Substituting simpler products with lower emissions and similar quality of life factors may be a key approach to help tackle climate change.
About 7 years ago, my wife and I purchased a $350 cordless long-handle vacuum to help clean our 800-square-foot apartment. Back then they were considered quite innovative, but today there are many similar products on the market. With a 20-minute battery life, it was enough to vacuum the entire place.
A broom would have done the job too, since the apartment had a hard tile floor, though it wouldn’t have picked up dust and debris as well. The broom also has advantages: it is cheaper and does not require charging.
7 years after receiving the vacuum it can barely pick up dust, but our broom is still going strong and hasn’t lost any of its functionality. A broom doesn’t really suffer from obsolescence. A broom from 100 years ago works similarly to a broom today.
This vacuum/broom example illustrates a rather fundamental point regarding innovation, economics and climate change: it is possible to substitute simpler products with a lower carbon footprint, but probably with a reduction in functionality.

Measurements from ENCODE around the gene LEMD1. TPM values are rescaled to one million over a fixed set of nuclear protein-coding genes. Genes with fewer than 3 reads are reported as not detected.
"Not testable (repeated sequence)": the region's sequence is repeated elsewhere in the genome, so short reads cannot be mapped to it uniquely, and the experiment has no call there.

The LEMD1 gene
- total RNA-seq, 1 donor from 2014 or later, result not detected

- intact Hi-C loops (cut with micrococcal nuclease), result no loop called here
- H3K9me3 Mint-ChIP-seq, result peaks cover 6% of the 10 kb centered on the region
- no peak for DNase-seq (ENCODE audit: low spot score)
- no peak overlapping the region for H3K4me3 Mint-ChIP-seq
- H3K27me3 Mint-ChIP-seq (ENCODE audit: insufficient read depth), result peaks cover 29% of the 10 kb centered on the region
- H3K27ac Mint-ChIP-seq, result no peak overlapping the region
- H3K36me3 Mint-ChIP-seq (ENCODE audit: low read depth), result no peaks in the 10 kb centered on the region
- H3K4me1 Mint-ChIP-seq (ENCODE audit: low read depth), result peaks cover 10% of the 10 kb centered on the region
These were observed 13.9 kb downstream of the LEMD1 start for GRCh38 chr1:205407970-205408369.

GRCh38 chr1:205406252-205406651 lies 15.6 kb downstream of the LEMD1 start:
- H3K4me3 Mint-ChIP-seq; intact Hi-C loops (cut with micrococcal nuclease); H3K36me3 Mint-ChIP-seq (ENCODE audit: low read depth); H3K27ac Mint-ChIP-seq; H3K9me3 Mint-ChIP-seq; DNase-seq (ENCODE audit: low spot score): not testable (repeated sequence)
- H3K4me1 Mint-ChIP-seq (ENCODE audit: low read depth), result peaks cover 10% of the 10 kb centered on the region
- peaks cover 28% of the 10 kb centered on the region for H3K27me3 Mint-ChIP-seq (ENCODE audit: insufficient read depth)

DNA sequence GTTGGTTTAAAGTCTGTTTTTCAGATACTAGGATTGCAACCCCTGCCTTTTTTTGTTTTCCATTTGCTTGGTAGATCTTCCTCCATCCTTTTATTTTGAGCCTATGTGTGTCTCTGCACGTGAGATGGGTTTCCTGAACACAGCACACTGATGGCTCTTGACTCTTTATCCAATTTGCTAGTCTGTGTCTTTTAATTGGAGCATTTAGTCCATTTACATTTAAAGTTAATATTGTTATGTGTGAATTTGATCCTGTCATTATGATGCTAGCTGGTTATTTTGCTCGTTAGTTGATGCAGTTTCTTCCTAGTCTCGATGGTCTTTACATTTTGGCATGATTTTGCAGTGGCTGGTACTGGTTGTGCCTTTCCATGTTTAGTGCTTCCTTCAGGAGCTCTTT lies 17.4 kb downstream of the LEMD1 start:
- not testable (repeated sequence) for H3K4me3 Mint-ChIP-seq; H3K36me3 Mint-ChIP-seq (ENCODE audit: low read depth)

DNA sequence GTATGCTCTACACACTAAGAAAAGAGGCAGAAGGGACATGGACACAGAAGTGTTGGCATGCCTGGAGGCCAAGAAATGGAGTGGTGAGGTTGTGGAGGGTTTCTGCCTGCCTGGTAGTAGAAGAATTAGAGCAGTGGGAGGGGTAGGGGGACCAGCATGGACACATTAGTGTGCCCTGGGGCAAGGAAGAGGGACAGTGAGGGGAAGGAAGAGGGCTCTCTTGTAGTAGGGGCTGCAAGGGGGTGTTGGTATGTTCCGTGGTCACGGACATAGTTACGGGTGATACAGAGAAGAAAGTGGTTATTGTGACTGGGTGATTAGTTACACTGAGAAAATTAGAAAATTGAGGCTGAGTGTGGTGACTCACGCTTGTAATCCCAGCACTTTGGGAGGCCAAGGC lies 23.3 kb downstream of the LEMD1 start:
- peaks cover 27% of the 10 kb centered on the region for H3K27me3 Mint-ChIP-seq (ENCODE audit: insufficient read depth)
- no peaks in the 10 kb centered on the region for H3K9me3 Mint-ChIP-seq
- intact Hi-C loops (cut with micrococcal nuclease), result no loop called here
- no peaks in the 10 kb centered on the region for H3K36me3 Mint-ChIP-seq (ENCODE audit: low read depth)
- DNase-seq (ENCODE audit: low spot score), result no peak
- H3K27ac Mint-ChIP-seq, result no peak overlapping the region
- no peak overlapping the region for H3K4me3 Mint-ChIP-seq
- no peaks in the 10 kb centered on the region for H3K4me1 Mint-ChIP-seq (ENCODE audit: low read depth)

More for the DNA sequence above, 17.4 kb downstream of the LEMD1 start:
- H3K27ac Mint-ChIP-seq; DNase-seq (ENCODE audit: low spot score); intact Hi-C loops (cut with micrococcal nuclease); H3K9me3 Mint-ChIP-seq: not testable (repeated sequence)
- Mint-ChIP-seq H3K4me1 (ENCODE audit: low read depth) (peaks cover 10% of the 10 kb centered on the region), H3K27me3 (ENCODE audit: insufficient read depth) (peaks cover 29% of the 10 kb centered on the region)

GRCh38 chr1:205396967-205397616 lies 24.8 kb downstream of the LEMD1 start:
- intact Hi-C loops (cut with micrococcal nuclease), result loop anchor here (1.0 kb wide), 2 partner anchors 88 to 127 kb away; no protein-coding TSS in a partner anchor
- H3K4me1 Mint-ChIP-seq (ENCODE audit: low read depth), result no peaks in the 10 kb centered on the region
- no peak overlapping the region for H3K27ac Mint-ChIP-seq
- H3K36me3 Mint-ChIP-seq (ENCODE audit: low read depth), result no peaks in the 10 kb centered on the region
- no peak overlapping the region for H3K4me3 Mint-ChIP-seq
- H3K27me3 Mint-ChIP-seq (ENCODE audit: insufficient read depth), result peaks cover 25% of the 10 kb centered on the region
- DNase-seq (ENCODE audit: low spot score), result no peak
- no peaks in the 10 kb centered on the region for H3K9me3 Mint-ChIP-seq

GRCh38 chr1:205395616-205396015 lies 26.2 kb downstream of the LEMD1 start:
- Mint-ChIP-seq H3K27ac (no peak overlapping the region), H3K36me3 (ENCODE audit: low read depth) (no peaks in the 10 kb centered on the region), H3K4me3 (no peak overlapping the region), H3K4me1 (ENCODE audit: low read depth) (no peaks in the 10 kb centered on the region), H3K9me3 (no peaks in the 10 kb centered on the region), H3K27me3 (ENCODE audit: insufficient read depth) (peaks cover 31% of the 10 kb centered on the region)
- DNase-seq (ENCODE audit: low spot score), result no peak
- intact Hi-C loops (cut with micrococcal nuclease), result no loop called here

Substitution with new products can improve quality of life, but innovation can come at an environmental cost
Substitution in economics talks about how consumers switch between products or services with a similar purpose. When making a purchase, consumers often have a wide range of potential products or services to choose from. Do I want a pair of jeans or chinos? Juice or soda?
Substitution may be a key concept to help address climate change to the extent that consumers can switch to products or services with a lower carbon footprint that offer a similar (or close) quality of life.
The “similar quality of life” bit is the most important since consumers likely won’t change otherwise. For the purposes of this blog post, it’s not defined as anything other than products that address a similar need/want (eg thirst/hunger), but it’s possible to dive into that more broadly.